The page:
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The GST effect

GST | 8 mins read | Last updated on 6 April, 2017

The Indian government will be introducing a Goods and Services Tax (GST) that can tackle the inconsistencies across the belt of indirect taxes, make tax across transactions more trackable, and consequently less ’taxing’ for both the seller and the buyer. In this article, we are going to take a look at how GST will impact and disrupt different industries from agriculture to e-commerce to air travel.

The GST effect


In this section, we are going to talk about the industries that directly impact everyone.

Agriculture has always been the root of the Indian economy. With that in mind, the government has been exempting many food items such as meat, eggs, coarse grains, fruits, and vegetables from the CENVAT (Central VAT), even though cereals and food grains are associated with a state VAT (Value Added Tax) of 4 percent.

This is going to change with the implementation of GST as all the indirect taxes associated with agriculture will be merged together and streamlined across all Indian states. We are bound to see an increased tax base (more products will now become taxable), and this increase (along with an increase in the tax rate from 4% to 12-18%) will contribute to a rise in the prices of agricultural products and services. That being said, the products will be able to reach places by road faster than today owing to less paperwork and less time spent at toll gates.

Fast Moving Consumer Goods

Next up, we have the Fast Moving Consumer Goods (FMCG) industry that includes food, beverages, household and personal care items. These are currently liable to a total tax of >26% (this is the result of a 12.5% excise and a VAT of 12 to 14.5% on top of excise). This excludes most of the agricultural processed products that either enjoy a VAT exemption, or are liable to a lower bracket of taxation (4-5% of the value). With GST at a rate of 12-18%, we will see a drop in the prices of most FMCGs while it will have an inverse effect on prices of food products.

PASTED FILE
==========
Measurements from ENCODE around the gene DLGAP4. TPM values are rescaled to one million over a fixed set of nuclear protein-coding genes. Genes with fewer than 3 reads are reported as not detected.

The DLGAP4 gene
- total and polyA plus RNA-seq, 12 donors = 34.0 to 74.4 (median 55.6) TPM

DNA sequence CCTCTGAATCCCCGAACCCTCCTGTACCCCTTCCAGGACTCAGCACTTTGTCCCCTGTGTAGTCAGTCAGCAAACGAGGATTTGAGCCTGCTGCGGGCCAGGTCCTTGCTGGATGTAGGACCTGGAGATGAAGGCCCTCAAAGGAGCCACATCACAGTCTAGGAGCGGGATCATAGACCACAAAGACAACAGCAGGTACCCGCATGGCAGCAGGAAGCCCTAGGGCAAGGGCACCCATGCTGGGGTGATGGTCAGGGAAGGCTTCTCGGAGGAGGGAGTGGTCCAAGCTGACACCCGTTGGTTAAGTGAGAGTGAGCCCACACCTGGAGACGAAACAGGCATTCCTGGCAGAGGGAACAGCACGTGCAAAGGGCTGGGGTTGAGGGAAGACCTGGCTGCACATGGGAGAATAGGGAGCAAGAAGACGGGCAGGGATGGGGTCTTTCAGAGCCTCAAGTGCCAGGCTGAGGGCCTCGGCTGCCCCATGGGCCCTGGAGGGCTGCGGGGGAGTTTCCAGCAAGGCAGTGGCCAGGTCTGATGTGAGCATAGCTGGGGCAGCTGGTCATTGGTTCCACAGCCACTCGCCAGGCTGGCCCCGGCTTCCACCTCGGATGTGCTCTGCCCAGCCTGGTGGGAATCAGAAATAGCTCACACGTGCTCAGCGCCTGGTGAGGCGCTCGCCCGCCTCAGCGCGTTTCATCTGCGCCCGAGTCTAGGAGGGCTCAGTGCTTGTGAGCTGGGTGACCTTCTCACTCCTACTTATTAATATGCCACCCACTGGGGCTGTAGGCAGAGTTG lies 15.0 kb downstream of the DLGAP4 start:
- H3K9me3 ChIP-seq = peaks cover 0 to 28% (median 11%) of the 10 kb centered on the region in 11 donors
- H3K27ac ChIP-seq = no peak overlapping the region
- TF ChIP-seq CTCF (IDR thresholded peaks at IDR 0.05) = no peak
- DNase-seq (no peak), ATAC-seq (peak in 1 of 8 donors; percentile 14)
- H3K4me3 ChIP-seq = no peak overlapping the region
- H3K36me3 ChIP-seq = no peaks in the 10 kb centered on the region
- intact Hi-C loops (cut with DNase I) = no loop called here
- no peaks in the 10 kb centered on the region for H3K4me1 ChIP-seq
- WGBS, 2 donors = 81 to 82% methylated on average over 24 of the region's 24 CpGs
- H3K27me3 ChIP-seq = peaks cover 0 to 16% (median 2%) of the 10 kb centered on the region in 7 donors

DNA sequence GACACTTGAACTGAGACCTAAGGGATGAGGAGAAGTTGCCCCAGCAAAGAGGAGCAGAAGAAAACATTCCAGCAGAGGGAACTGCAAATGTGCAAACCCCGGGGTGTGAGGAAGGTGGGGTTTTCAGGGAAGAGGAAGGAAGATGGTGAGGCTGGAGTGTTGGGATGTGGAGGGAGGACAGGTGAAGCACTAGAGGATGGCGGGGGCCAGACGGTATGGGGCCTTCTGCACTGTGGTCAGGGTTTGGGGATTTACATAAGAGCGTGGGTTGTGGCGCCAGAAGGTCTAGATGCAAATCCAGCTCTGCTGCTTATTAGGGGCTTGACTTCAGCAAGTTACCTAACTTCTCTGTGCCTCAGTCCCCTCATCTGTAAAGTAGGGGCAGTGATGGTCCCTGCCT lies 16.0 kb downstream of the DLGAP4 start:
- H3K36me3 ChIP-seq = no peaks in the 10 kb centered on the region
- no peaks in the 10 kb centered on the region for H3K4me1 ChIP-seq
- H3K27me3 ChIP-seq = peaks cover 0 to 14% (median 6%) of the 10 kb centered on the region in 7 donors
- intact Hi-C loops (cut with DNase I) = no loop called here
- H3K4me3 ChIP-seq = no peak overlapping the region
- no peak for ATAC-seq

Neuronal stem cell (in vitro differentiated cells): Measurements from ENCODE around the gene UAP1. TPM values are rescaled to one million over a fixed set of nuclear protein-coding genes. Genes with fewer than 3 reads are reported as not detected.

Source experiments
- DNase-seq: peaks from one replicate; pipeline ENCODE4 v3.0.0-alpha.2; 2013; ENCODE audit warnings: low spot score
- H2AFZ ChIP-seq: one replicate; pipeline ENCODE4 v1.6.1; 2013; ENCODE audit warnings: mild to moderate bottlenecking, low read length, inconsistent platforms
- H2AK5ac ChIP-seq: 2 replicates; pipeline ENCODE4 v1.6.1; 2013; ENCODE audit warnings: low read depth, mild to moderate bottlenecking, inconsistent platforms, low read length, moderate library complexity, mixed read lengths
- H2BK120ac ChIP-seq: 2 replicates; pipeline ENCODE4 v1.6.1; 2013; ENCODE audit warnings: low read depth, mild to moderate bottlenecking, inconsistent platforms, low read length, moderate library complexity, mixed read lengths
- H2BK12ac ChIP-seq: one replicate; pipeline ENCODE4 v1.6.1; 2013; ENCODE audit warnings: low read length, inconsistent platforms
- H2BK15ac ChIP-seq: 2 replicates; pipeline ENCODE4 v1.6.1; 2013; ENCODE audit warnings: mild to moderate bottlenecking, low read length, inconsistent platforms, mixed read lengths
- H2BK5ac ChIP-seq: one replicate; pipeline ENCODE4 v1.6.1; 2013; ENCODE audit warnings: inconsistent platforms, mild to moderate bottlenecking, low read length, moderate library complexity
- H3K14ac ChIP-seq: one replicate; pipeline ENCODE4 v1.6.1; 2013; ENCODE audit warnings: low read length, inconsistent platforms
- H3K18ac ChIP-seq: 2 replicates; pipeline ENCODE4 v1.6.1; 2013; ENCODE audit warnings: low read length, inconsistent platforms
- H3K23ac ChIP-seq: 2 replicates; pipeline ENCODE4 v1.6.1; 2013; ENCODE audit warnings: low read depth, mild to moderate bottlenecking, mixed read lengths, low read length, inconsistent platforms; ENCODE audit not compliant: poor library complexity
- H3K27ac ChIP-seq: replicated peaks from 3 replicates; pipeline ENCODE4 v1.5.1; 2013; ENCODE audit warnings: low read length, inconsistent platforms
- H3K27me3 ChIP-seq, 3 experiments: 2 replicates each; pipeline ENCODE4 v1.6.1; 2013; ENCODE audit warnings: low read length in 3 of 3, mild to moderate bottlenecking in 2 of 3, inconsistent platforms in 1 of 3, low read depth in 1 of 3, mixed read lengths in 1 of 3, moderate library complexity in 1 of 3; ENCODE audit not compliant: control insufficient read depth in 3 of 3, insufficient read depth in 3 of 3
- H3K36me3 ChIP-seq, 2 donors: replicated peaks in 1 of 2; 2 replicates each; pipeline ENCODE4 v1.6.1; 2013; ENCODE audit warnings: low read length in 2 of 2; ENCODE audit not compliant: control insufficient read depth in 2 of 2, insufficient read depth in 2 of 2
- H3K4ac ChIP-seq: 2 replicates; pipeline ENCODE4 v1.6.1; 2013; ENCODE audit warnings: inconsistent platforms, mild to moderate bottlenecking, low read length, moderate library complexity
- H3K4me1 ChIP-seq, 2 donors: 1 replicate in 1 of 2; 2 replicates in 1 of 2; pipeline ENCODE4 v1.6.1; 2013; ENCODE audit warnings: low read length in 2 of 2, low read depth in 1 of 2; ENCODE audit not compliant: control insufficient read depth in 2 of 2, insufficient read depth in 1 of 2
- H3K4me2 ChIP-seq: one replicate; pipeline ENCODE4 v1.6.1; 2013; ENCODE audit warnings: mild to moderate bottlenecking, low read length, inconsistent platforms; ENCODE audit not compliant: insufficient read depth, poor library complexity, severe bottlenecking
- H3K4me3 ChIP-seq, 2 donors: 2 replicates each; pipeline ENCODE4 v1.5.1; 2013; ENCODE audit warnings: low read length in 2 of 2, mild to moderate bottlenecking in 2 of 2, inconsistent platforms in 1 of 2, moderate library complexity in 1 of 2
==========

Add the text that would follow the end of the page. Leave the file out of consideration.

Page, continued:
More than pricing, the greatest impact of GST on FMCG companies would be on their product distribution and warehousing. As of today, the distribution costs for FMCGs account for up to 7% of business turnover, and to keep it as low as possible, they establish warehouses in every state where they operate (this is done in-order to avoid Central Sales Tax, or CST, on interstate sales). Based on demand, the goods are transferred among warehouses and sold to distributors locally.

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Under the GST, local and interstate supply would be tax neutral and India would be treated as a single common market. This shift would allow companies to reconsider the location of warehouses from a tax saving stand point to a market centric one that offers more savings and faster deliveries.


In this section, we will focus more on the secondary sector of the economy, i.e., manufacturing.

The manufacturing sector encompasses a wide range of industries. Currently, this sector is subjected to an array of taxes such as the excise duty, VAT, CST, etc which are levied at each level and are added to the whole value of the product (this is known as tax cascading). One of the biggest challenges of this sector is to try and reduce the cost of production while delivering the maximum value to end customers. The new GST regime will make it more easier on this sector by contributing to a lower cost of production as tax at each level will be charged only on the value added to an item (Read more about the basics of GST ). One of the major defects of the current indirect tax regime – the absence of tax credit for central/union taxes over state taxes and vice versa – could be eliminated by allowing unrestrictive tax credit under GST.